The Charlotte Hornets entered the 2022 NBA draft Thursday night with three picks and a variety of different ways to take them. When all the back-and-forth finally ended after midnight, they were left with two new players and a bunch of future draft picks.
Shortly after taking Memphis center Jalen Duren with the 13th Overall pick — which was subsequently traded to New York in a three-team deal — the Hornets landed another big man at Duke center in reigning ACC Defensive Player of the Year Mark Williams. As part of the trade, Charlotte received Denver’s 2023 protected first-round pick and four future second-round picks.
Later that night, the team packed the 45th Pick and one of those newly acquired second rounds to Minnesota in exchange for the 40th Selection then used on Nebraska combo guard Bryce McGowens.
A part-time starter in his freshman year at Duke, Williams made a big step forward during his sophomore campaign, finishing with an 11.2 point average with 72.3% shooting, 7.4 rebounds and ACC-leading 2.8 blocks. He attempted just one 3-pointer in college, though he hit encouragingly on 72.7% of his attempts from the free throw line last season after shooting 53.7% in 2020-21.
With Williams, the Hornets have what it takes to be a modern, versatile NBA big man. Best known for his finishing and blocking shots, the 20-year-old excels at walking on the ground and should bring another immediate threat of praise to the team’s already strong offense. At last month’s NBA Draft Combine, Williams measured 7’2″ with a reach of 9’9″ and a wingspan of 7’6½”, all the best of any measured prospect.
A Norfolk, VA native, moves reasonably well for his height and could potentially transition into more of a ground defender on offense, which would increase the team’s scoring chances even further. Defensively, don’t be surprised if he also switches to smaller players at the edge, something the Hornets have never seen from their central position.
Williams played on arguably the most talented varsity team last season — Duke had four players in Thursday night’s first round, including first overall winner Paolo Banchero — so he’s used to working with great players. He won’t be a key attacking point early on, but could quickly take on a needed role thanks to his rebounds and edge protection.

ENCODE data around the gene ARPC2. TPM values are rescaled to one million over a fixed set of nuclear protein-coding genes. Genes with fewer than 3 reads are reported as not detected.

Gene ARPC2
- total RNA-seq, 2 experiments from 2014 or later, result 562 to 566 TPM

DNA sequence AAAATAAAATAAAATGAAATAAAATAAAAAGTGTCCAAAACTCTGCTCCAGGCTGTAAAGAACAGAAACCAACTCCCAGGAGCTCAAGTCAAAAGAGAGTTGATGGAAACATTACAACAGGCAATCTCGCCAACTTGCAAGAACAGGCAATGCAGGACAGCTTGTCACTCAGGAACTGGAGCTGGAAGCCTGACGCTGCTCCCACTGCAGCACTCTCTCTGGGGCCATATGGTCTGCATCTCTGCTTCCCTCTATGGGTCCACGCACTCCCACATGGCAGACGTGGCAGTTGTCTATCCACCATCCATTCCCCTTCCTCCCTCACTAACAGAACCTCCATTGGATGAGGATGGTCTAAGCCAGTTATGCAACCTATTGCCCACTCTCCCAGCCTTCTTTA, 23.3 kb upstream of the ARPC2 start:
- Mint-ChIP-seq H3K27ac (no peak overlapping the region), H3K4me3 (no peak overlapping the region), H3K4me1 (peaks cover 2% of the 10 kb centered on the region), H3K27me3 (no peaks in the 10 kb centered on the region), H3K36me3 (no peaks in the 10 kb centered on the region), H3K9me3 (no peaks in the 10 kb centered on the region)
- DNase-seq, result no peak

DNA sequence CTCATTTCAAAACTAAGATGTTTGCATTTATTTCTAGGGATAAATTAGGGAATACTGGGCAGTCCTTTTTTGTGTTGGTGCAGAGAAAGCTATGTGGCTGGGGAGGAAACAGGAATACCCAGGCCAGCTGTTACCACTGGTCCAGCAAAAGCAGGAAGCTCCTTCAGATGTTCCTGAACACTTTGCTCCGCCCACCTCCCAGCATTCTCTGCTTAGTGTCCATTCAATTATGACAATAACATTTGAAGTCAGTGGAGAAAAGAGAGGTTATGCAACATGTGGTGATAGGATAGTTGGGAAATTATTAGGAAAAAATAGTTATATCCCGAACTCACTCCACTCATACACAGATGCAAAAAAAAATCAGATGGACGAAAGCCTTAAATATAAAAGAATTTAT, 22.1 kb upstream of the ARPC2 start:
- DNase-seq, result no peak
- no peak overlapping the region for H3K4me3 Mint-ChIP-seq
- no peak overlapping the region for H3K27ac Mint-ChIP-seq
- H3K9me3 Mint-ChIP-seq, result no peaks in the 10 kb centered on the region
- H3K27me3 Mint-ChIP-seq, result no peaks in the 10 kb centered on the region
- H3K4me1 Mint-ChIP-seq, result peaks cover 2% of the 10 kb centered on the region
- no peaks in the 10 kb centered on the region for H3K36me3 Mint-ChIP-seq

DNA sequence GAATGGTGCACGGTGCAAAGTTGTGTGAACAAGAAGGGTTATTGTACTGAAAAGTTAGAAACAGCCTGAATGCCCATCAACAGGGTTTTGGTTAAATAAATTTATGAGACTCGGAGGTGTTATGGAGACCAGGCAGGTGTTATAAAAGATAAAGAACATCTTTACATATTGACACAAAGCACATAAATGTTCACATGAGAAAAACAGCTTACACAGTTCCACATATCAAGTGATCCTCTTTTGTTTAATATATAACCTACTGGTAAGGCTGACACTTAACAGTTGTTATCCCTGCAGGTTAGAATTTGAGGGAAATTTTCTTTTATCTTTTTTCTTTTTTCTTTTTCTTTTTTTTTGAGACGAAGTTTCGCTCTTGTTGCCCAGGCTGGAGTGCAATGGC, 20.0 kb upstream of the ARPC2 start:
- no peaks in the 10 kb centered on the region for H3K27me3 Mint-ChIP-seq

As for McGowens, it will be another kind of homecoming for the Pendleton, SC native who grew up just over two hours from Charlotte. A five-star recruit in high school, he chose to be a nontraditional powerhouse in Nebraska, where he was teammates with his older brother Trey and played under former Chicago Bulls head coach Fred Hoiberg.
McGowens finished his only season in Lincoln as the ninth-best scorer in the Big Ten with 16.8 points per game while averaging 5.2 rebounds and 1.4 assists in 31 starts. Though he shot just 40.3% from the field, 47.8% from two and 27.4% from behind the arc, it’s likely that he received too much defensive attention given Nebraska’s lack of truly elite talent.
Like Williams, McGowens conducted preliminary design training in Charlotte. At the NBA draft combine, McGowens measured 6’6 ½” with a wingspan of 6’8 ¾”, which on paper means he’s likely to be projected as either a shooting guard or small forward in the professional ranks. McGowens needs more size and strength and currently weighs just 181 pounds. He’s got plenty of time to get that extra spice he needs, especially at the age of just 19.
Williams should immediately be fighting for minutes of rotation on the frontcourt, while McGowens will likely need a lot more development time and could spend much of his rookie season in the G League. However, fans won’t have to wait too long to get their first glimpse of the pair in purple and teal as both are expected to line up for the NBA Summer League in a couple of weeks.
Aside from the two players who came after Charlotte, much of the post-draft chatter inevitably revolved around the decision the Hornets made with that 13th overall selection. On the surface, the trade allows the Hornets to win back a first-rounder next year who may go to Atlanta if he doesn’t fall in the lottery. The now three second rounds are also additional investment currency that can be used to facilitate all sorts of trades down the line.
After all, after James Bouknight, Kai Jones and JT Thor all played as rookies at the NBA level last season, it just isn’t realistic to make the playoffs with so many young, relatively inexperienced players on the roster. Development resources are limited and the Hornets don’t have the luxury of allocating as many as they would have needed had they stuck with those two top-15 picks.
Also, many of these decisions will be made on draft day while a close eye is kept on the free hand, which begins next Thursday. Miles Bridges, Cody Martin, Montrezl Harrell and Isaiah Thomas are all tied to expiring contracts, and who and how the Hornets envision making the roster again plays a big part in how the NBA draft is handled. Now that one off-season chapter is officially closed, several more will soon open for the Charlotte Hornets, including the aforementioned free agency stint, the eventual hiring of a new head coach, and then the NBA Summer League in Las Vegas. Now it’s time to buckle up, because the excitement and fun is just beginning in Buzz City for the next few weeks.